Preparing to live with two female singers as his roommates in the Casa di Opera will be no problem for Nate Hill. The baritone grew up with seven older sisters, in Defiance, Ohio.
“They are all still in the Midwest, as well as my parents. So, when I do shows that are closer, they are able to come. It’s nice to have that support system that’s nearby,” said Hill.
Hill has something in common with Graves: he also attended Indiana University, but for his undergraduate work. He has a master’s from Northwestern University. And unlike his new tenor counterpart, he’s all set for Wisconsin winters.
“I’ve been to Milwaukee several times and I do like the cold weather so that won’t be a problem. I’m excited to get to know the city a little better,” said Hill.
Blaustein, Puenner and Graves said they didn’t have experiences with opera until college, where voice instructors encouraged them to take a more classical route of study after seeing their potential. Blaustein began studying musical theatre; Puenner studied classical piano; and Graves wanted to be a music teacher.
Hill said his desire to be an opera singer began a little earlier, when he saw his first opera in high school.
“I saw Tosca at the Toledo Opera, and it just blew me away,” he recalled. “I remember every set piece and everything from the first note of that opera, and ever since then it was all I wanted to do.”
Their tastes in opera vary across eras of music.
“I really like every genre of opera but they all have their special quirks. I like early music, and I do like new music,” said Blaustein.
“I’m more of a traditionalist. I love Handel, Mozart, all of the Bel Canto rep, and Verdi and Puccini. But I’m open to new opera. I saw Dead Man Walking and it was really moving for me. When you find a good story and the music communicates that story effectively, I think it’s good,” said Graves.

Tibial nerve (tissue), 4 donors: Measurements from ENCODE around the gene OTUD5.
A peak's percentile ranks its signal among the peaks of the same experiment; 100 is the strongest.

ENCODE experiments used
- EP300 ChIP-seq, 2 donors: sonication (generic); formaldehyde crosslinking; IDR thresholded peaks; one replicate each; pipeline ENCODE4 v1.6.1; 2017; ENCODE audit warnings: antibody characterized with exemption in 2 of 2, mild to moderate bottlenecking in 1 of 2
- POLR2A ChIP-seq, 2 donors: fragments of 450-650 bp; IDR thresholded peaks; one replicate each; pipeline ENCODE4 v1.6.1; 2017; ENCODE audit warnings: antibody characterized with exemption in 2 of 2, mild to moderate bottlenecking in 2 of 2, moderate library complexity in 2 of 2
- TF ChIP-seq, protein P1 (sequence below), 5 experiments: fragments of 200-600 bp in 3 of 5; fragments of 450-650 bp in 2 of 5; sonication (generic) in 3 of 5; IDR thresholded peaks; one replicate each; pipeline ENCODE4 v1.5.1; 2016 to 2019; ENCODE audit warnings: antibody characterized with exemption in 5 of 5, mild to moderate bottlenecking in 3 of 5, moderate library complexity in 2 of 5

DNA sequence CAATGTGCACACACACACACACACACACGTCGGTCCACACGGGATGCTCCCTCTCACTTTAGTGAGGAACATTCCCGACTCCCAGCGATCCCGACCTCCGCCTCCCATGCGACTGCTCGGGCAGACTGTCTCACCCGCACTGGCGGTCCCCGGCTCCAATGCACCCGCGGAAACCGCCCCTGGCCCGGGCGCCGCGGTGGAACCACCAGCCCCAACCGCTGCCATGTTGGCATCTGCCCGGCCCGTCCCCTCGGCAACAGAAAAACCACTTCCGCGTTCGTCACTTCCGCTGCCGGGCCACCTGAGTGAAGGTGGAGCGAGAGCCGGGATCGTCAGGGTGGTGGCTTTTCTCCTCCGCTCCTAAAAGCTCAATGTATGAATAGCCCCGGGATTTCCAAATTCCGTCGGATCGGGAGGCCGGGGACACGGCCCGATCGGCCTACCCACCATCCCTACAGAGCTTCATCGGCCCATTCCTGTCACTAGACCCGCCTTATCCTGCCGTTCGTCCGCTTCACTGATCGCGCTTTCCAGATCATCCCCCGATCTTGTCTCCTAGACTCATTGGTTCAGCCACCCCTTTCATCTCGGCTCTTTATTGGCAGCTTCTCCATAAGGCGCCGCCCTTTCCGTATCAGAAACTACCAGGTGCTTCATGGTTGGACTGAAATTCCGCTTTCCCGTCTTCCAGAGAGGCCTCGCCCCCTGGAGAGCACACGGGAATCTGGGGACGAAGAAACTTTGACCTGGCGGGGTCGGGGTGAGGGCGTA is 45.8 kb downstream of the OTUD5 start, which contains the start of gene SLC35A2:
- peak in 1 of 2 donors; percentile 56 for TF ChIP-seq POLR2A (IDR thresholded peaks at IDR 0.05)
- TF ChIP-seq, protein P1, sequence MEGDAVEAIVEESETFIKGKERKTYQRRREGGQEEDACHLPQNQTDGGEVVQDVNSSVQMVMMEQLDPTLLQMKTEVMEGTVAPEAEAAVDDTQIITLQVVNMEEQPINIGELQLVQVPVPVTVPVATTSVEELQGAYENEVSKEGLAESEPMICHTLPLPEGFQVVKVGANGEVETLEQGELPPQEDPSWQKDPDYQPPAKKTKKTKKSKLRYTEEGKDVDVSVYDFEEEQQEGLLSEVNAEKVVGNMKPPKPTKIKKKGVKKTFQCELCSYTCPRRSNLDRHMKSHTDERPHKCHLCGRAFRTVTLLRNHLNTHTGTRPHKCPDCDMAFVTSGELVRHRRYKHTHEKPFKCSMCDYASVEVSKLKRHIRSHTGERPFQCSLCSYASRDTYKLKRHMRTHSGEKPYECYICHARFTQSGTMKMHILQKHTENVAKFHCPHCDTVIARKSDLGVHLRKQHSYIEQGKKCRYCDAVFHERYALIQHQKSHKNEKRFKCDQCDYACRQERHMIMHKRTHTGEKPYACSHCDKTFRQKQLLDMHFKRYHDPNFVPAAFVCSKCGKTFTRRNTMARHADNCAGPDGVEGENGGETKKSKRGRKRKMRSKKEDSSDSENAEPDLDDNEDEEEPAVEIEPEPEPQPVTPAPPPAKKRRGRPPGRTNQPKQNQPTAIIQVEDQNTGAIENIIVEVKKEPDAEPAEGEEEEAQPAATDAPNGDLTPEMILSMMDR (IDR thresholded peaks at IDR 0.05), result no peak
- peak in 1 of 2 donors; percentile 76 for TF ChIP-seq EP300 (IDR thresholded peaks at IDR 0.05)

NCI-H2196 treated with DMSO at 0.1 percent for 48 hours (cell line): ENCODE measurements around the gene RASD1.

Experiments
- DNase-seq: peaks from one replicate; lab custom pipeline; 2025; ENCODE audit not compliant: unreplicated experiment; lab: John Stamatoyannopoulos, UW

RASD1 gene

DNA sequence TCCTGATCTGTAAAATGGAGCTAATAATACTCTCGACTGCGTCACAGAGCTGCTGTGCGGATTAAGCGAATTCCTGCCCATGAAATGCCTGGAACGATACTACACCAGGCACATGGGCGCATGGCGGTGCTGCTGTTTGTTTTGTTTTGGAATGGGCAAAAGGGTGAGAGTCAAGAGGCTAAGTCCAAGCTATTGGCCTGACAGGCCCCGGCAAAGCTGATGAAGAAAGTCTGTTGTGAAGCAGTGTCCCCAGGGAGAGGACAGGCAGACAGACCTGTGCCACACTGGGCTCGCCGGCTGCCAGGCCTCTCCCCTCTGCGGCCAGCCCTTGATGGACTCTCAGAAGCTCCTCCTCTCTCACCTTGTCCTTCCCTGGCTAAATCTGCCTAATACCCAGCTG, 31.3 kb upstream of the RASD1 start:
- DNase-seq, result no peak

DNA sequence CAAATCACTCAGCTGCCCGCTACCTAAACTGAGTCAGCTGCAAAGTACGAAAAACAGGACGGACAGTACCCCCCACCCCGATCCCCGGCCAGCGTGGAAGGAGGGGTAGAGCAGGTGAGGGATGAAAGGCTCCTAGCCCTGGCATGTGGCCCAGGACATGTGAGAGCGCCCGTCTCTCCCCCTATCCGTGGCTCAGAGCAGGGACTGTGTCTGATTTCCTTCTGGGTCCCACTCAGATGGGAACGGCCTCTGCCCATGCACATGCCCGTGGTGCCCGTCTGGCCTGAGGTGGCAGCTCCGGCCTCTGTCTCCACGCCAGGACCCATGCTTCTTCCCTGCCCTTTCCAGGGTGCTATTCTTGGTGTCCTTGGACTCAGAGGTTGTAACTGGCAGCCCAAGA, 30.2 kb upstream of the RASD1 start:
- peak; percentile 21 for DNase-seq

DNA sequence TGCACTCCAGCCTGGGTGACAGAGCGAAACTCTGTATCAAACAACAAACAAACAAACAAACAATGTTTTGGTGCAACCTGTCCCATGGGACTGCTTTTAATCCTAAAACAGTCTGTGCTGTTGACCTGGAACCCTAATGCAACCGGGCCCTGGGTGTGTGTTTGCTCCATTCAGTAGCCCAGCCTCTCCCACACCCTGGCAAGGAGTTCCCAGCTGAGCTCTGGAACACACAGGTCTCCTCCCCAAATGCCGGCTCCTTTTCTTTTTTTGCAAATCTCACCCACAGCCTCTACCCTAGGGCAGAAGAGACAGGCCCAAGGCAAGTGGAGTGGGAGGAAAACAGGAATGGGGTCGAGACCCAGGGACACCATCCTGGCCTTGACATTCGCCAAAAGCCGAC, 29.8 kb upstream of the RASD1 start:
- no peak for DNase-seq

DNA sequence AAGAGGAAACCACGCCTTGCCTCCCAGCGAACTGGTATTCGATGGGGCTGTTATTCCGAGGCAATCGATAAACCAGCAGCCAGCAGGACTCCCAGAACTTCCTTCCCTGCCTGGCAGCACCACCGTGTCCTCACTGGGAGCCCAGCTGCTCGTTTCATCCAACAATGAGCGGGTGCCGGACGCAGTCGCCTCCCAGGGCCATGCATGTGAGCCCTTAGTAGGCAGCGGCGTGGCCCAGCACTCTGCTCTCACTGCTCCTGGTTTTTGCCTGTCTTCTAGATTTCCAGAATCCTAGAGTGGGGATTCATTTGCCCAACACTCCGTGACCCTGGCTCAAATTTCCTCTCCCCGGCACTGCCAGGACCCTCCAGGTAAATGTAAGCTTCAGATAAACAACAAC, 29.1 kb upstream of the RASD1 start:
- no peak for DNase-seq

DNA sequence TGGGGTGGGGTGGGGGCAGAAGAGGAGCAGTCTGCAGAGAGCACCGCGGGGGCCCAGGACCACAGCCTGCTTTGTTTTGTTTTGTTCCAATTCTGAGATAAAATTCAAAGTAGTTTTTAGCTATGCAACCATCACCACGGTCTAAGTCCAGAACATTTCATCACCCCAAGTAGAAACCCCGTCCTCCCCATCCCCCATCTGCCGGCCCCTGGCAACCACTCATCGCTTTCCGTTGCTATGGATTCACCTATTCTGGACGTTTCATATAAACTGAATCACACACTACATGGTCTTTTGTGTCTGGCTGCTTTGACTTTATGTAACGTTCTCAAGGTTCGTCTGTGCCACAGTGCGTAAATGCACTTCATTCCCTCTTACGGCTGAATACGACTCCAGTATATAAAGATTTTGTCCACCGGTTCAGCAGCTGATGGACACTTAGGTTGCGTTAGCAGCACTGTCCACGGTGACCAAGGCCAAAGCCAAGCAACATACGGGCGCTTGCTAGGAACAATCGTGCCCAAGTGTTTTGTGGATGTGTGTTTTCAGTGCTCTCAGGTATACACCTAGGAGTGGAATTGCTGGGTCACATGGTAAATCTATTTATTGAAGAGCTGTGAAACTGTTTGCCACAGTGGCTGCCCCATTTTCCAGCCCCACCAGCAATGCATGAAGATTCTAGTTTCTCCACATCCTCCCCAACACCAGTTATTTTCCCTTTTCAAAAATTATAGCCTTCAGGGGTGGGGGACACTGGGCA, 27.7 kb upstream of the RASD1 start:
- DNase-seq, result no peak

“I’m just floored by American opera and we have some unbelievable American composers that are putting out beautiful new works each year,” said Hill, who lists the Florentine’s Carlisle Floyd Recording Initiative as one of the reasons the company was an attractive place to audition.
That project, which continues with Prince of Players in March 2018 also has interested Puenner. “I am excited about Carlisle Floyd and Prince of Players. It will be so wonderful to meet him, and I’m looking forward to working with him. New music is one of my passions, so this will be particularly exciting,” she said.
The Florentine Opera Studio Artists will appear in all four mainstage productions this season, in addition to headlining the @ the Center Concert Series. Additionally, they will perform the world-premiere children’s opera, A Busy Bee, in more than 60 school and community venues, for more than 15,000 children across Southeast Wisconsin. You can also see them perform at various community engagement events, such as the Florentine Off Stage, or concerts at area retirement homes.
To see these wonderful young performers live, contact the Florentine Opera Box Office at 414-291-5700 ext 224.